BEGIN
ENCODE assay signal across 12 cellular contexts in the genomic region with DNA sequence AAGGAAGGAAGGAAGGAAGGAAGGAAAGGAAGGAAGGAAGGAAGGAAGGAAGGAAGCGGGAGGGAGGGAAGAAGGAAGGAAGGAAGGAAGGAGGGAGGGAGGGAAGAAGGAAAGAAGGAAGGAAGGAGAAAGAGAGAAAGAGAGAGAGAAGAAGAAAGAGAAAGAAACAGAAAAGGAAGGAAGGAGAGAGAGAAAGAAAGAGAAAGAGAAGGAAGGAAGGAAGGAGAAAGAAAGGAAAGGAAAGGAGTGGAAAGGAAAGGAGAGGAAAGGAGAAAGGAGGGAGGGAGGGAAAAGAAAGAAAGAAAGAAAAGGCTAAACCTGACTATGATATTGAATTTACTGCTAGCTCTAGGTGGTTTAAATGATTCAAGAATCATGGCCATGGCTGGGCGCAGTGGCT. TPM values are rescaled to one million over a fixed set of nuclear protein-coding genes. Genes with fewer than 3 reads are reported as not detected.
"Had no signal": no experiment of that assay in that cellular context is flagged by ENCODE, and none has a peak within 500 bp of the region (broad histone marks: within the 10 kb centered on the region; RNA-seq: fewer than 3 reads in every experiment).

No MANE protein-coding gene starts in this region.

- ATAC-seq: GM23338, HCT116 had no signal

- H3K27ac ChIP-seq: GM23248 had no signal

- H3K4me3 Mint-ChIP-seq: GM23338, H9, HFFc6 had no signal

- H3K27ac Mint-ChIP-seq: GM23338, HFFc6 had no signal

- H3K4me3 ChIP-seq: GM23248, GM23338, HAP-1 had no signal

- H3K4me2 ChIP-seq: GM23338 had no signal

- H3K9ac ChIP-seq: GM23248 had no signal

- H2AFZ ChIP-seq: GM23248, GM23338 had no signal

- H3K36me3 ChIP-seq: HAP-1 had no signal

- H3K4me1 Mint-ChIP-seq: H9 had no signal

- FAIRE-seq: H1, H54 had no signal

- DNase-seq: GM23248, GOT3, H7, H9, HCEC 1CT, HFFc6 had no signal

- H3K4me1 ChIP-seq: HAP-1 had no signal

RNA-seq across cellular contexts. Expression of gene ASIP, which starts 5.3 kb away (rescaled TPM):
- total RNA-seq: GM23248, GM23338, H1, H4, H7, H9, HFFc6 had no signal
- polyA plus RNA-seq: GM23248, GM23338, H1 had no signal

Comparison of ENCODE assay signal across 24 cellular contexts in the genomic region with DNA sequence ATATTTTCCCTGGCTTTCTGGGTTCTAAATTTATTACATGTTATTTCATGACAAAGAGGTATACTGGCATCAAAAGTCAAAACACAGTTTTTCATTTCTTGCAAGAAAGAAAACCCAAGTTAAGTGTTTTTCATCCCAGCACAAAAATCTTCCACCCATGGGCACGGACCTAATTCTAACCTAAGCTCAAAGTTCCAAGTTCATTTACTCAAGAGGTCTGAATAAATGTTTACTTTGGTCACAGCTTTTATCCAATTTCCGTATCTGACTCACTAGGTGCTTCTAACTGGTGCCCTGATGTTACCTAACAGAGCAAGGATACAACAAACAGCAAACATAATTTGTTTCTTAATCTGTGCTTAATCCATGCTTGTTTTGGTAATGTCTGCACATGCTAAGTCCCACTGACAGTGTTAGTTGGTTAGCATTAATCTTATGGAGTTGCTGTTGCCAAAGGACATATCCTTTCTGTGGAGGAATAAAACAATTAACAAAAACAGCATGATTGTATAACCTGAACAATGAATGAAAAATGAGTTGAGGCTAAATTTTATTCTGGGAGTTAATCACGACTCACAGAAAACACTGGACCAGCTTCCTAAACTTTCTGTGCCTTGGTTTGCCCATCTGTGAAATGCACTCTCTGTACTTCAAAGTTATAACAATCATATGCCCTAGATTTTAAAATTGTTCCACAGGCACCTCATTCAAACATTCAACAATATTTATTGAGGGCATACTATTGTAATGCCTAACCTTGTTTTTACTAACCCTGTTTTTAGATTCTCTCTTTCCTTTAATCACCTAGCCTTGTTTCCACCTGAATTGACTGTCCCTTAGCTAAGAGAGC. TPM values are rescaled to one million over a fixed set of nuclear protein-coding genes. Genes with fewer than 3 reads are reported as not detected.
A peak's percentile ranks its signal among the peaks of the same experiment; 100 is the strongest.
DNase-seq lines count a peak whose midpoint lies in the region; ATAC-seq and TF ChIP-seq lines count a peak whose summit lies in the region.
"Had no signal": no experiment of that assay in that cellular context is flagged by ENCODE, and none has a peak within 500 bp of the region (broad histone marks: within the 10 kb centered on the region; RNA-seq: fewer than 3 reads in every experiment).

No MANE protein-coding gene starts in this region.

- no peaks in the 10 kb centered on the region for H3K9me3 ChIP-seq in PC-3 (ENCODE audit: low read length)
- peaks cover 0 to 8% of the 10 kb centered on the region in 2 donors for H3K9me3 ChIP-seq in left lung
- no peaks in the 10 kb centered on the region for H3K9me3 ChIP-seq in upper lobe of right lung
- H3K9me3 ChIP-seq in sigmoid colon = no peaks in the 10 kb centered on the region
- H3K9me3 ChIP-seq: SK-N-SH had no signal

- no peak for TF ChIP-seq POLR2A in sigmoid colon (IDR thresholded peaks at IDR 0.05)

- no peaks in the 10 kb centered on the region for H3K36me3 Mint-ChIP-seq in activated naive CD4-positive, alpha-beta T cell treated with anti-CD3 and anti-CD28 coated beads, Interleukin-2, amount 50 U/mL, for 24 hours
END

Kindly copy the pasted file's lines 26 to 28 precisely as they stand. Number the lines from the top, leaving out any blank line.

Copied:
- peaks cover 0 to 8% of the 10 kb centered on the region in 2 donors for H3K9me3 ChIP-seq in left lung
- no peaks in the 10 kb centered on the region for H3K9me3 ChIP-seq in upper lobe of right lung
- H3K9me3 ChIP-seq in sigmoid colon = no peaks in the 10 kb centered on the region